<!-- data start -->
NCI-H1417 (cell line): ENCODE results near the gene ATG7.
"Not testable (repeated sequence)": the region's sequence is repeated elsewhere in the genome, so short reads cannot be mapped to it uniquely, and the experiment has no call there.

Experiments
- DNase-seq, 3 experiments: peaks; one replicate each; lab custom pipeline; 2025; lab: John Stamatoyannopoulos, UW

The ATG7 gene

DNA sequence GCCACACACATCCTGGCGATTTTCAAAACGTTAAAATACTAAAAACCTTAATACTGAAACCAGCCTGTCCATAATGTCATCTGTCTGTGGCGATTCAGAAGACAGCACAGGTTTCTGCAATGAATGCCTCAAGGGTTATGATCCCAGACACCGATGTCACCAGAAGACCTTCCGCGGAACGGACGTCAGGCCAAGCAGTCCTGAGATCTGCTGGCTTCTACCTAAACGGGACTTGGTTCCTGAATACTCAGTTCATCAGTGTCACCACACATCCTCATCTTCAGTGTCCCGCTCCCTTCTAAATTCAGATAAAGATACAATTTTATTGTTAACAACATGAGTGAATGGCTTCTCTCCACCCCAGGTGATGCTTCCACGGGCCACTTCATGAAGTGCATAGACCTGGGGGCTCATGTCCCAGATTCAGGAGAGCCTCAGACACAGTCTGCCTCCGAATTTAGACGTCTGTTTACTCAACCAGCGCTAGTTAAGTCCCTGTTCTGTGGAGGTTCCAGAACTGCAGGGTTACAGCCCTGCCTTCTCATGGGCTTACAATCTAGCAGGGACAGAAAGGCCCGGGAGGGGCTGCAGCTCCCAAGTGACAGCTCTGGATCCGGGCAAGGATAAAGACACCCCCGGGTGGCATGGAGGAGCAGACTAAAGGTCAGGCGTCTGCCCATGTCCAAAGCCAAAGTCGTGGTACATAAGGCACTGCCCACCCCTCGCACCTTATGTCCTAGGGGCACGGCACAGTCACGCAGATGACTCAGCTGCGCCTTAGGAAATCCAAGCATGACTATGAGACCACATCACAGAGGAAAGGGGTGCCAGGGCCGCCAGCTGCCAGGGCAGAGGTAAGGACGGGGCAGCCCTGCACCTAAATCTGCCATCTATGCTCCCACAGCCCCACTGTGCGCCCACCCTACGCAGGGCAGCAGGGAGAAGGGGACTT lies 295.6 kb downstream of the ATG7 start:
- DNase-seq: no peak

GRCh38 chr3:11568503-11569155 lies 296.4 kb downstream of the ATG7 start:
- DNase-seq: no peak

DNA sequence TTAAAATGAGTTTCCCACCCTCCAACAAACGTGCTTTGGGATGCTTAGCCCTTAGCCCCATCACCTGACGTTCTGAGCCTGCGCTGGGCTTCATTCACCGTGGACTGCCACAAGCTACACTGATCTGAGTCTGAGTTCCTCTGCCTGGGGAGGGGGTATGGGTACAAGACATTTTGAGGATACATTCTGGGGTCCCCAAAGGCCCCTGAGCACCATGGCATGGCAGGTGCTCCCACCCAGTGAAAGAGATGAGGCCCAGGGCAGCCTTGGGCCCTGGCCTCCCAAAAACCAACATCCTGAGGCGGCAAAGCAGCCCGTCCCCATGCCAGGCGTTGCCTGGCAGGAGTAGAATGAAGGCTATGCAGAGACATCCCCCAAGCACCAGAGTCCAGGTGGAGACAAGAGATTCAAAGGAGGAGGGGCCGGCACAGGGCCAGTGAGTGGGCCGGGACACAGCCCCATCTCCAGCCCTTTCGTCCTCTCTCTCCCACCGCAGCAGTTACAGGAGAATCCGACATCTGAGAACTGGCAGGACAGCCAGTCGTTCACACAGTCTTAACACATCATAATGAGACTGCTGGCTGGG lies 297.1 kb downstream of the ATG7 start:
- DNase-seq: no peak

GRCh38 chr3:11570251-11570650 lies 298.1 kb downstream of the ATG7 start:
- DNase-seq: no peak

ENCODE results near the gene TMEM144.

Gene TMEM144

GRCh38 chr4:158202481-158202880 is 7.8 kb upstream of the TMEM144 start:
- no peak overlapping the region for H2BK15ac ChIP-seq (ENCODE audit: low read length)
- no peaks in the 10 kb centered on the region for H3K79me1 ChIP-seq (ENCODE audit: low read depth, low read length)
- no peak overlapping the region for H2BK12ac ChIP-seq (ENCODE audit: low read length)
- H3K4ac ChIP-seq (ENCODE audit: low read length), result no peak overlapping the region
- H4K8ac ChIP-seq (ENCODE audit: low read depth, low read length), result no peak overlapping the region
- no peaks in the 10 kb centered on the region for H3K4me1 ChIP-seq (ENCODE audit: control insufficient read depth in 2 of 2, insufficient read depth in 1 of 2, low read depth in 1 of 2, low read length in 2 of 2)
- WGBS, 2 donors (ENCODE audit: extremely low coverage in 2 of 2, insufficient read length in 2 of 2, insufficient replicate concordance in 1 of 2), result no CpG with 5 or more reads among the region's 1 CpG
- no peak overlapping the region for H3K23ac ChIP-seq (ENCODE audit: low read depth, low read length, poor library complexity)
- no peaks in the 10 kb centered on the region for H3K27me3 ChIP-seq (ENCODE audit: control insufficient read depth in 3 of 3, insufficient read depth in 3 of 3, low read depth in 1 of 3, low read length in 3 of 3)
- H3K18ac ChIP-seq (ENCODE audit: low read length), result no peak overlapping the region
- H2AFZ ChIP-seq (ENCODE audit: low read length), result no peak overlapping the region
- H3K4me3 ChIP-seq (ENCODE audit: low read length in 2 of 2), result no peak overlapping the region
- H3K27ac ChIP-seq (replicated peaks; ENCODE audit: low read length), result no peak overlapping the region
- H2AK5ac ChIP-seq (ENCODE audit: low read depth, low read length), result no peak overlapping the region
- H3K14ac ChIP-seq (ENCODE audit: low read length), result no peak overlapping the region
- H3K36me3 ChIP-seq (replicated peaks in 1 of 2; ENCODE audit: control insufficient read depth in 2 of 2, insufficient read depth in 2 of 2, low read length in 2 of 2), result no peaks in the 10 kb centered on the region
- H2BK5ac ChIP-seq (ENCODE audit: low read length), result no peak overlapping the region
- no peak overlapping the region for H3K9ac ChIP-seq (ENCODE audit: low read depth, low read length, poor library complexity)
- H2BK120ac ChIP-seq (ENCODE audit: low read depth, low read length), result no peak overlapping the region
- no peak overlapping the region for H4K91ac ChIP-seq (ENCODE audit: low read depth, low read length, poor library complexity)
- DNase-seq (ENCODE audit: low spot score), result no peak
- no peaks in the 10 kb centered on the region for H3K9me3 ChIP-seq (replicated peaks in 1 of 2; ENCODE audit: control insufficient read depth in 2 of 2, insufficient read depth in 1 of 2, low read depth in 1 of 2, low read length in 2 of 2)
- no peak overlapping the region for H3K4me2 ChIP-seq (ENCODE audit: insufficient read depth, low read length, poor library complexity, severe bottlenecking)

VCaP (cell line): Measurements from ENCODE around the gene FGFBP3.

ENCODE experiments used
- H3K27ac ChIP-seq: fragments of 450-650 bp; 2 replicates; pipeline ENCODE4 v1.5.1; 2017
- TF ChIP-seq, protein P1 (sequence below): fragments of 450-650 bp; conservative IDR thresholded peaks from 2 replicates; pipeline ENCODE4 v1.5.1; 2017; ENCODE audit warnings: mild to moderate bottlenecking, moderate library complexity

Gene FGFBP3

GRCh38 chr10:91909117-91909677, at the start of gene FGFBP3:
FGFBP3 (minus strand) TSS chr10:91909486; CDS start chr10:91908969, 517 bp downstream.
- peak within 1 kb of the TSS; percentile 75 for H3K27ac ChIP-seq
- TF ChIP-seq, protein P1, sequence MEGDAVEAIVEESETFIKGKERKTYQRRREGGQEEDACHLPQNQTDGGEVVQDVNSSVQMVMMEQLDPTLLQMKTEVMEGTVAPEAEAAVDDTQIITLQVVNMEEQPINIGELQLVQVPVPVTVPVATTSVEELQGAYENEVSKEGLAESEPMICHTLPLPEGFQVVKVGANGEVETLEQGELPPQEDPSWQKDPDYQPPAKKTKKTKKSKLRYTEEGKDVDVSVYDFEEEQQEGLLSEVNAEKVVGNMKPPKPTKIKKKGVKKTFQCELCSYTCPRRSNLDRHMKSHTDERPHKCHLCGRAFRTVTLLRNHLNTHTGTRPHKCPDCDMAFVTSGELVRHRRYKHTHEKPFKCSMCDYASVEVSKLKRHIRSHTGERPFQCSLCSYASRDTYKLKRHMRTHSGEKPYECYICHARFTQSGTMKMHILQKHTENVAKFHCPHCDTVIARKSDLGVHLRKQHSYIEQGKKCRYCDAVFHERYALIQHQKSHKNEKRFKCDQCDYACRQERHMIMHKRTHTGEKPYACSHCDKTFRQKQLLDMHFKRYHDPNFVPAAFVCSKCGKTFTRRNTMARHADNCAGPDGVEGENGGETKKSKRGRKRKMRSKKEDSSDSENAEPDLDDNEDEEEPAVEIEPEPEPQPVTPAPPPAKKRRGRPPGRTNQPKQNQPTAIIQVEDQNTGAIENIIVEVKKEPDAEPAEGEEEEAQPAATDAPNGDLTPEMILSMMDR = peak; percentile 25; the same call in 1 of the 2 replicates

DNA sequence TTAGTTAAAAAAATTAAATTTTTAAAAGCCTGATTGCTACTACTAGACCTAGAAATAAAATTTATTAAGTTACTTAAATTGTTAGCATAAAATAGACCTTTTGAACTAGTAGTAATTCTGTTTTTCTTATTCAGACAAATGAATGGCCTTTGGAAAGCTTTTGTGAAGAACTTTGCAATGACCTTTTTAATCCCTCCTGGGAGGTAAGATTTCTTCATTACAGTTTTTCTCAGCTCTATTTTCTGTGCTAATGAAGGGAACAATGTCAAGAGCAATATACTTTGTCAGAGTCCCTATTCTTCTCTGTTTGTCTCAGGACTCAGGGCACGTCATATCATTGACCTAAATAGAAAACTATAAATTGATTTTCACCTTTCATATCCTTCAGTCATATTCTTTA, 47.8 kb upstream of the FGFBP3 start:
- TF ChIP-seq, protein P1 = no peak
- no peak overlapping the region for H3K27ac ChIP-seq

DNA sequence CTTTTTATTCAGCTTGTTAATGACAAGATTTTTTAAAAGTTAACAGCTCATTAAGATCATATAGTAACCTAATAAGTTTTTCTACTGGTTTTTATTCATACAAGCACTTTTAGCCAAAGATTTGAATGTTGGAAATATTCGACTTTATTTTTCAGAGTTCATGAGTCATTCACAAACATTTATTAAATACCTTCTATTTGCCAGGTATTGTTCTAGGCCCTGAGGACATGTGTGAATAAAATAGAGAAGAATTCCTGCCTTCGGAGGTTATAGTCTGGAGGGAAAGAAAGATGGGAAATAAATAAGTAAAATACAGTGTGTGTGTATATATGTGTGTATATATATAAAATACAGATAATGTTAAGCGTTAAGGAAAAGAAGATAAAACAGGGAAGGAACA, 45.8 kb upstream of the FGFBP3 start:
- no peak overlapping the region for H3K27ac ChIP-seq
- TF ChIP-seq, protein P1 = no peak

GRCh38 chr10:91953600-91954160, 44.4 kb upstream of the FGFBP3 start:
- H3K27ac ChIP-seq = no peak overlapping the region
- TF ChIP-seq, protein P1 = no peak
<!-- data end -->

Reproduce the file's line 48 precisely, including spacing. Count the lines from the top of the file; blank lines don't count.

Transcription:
- TF ChIP-seq, protein P1, sequence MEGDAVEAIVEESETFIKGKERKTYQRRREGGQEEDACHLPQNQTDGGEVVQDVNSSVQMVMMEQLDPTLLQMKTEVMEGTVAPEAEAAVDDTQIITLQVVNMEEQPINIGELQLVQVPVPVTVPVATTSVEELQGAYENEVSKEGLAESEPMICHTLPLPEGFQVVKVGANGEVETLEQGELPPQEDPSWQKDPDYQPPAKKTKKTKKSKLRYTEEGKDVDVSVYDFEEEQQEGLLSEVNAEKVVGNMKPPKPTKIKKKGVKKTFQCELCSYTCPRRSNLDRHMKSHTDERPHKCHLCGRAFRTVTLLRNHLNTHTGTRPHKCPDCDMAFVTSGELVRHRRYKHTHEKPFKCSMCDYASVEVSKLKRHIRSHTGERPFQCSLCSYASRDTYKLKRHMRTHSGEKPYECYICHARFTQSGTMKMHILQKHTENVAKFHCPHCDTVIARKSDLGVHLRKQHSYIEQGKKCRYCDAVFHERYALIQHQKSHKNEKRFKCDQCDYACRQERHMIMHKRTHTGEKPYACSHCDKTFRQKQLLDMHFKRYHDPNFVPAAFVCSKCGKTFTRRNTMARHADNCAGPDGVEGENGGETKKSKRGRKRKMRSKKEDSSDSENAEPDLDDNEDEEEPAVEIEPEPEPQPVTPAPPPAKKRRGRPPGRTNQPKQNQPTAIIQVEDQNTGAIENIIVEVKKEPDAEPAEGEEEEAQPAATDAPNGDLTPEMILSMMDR = peak; percentile 25; the same call in 1 of the 2 replicates